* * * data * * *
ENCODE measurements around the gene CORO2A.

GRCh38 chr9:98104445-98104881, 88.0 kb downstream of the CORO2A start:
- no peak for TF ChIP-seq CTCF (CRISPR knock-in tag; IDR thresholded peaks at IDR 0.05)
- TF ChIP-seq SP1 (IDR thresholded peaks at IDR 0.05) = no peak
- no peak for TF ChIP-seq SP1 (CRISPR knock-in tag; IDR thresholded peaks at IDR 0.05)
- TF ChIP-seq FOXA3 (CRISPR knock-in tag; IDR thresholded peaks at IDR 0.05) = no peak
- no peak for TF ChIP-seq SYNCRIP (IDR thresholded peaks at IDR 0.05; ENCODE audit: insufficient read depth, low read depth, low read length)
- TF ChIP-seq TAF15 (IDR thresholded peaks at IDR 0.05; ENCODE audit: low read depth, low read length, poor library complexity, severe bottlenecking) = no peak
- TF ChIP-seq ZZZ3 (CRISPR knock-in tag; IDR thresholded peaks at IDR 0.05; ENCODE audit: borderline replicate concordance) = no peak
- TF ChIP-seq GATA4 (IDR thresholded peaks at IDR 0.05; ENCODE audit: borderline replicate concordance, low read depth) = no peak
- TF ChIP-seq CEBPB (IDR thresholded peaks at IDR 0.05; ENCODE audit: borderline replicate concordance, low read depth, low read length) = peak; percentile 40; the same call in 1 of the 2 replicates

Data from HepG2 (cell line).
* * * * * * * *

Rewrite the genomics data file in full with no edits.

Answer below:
ENCODE measurements around the gene CORO2A.

GRCh38 chr9:98104445-98104881, 88.0 kb downstream of the CORO2A start:
- no peak for TF ChIP-seq CTCF (CRISPR knock-in tag; IDR thresholded peaks at IDR 0.05)
- TF ChIP-seq SP1 (IDR thresholded peaks at IDR 0.05) = no peak
- no peak for TF ChIP-seq SP1 (CRISPR knock-in tag; IDR thresholded peaks at IDR 0.05)
- TF ChIP-seq FOXA3 (CRISPR knock-in tag; IDR thresholded peaks at IDR 0.05) = no peak
- no peak for TF ChIP-seq SYNCRIP (IDR thresholded peaks at IDR 0.05; ENCODE audit: insufficient read depth, low read depth, low read length)
- TF ChIP-seq TAF15 (IDR thresholded peaks at IDR 0.05; ENCODE audit: low read depth, low read length, poor library complexity, severe bottlenecking) = no peak
- TF ChIP-seq ZZZ3 (CRISPR knock-in tag; IDR thresholded peaks at IDR 0.05; ENCODE audit: borderline replicate concordance) = no peak
- TF ChIP-seq GATA4 (IDR thresholded peaks at IDR 0.05; ENCODE audit: borderline replicate concordance, low read depth) = no peak
- TF ChIP-seq CEBPB (IDR thresholded peaks at IDR 0.05; ENCODE audit: borderline replicate concordance, low read depth, low read length) = peak; percentile 40; the same call in 1 of the 2 replicates

Data from HepG2 (cell line).